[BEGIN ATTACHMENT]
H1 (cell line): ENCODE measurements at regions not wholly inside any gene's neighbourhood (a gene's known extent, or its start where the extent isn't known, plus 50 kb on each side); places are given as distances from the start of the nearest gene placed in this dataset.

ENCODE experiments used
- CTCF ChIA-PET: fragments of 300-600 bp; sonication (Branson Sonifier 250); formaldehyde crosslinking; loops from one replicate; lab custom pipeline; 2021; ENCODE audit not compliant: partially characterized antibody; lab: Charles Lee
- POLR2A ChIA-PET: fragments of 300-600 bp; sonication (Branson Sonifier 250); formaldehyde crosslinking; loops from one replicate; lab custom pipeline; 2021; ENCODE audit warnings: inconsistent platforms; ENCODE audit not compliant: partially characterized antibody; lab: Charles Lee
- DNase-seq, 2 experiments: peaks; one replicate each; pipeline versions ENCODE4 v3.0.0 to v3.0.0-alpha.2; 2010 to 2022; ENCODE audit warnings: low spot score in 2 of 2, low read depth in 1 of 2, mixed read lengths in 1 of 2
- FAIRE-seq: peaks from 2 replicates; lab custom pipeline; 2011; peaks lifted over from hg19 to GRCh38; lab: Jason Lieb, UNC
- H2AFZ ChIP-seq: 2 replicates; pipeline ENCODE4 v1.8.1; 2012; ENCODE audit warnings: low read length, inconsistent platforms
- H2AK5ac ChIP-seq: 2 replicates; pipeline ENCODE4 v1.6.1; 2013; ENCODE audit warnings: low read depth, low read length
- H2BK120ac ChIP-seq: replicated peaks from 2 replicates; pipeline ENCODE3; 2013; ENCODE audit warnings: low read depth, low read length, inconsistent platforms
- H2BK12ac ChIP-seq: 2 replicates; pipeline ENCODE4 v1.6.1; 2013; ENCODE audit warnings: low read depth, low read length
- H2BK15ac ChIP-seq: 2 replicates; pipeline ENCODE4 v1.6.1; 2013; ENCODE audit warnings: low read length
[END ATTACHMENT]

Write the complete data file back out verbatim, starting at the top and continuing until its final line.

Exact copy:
H1 (cell line): ENCODE measurements at regions not wholly inside any gene's neighbourhood (a gene's known extent, or its start where the extent isn't known, plus 50 kb on each side); places are given as distances from the start of the nearest gene placed in this dataset.

ENCODE experiments used
- CTCF ChIA-PET: fragments of 300-600 bp; sonication (Branson Sonifier 250); formaldehyde crosslinking; loops from one replicate; lab custom pipeline; 2021; ENCODE audit not compliant: partially characterized antibody; lab: Charles Lee
- POLR2A ChIA-PET: fragments of 300-600 bp; sonication (Branson Sonifier 250); formaldehyde crosslinking; loops from one replicate; lab custom pipeline; 2021; ENCODE audit warnings: inconsistent platforms; ENCODE audit not compliant: partially characterized antibody; lab: Charles Lee
- DNase-seq, 2 experiments: peaks; one replicate each; pipeline versions ENCODE4 v3.0.0 to v3.0.0-alpha.2; 2010 to 2022; ENCODE audit warnings: low spot score in 2 of 2, low read depth in 1 of 2, mixed read lengths in 1 of 2
- FAIRE-seq: peaks from 2 replicates; lab custom pipeline; 2011; peaks lifted over from hg19 to GRCh38; lab: Jason Lieb, UNC
- H2AFZ ChIP-seq: 2 replicates; pipeline ENCODE4 v1.8.1; 2012; ENCODE audit warnings: low read length, inconsistent platforms
- H2AK5ac ChIP-seq: 2 replicates; pipeline ENCODE4 v1.6.1; 2013; ENCODE audit warnings: low read depth, low read length
- H2BK120ac ChIP-seq: replicated peaks from 2 replicates; pipeline ENCODE3; 2013; ENCODE audit warnings: low read depth, low read length, inconsistent platforms
- H2BK12ac ChIP-seq: 2 replicates; pipeline ENCODE4 v1.6.1; 2013; ENCODE audit warnings: low read depth, low read length
- H2BK15ac ChIP-seq: 2 replicates; pipeline ENCODE4 v1.6.1; 2013; ENCODE audit warnings: low read length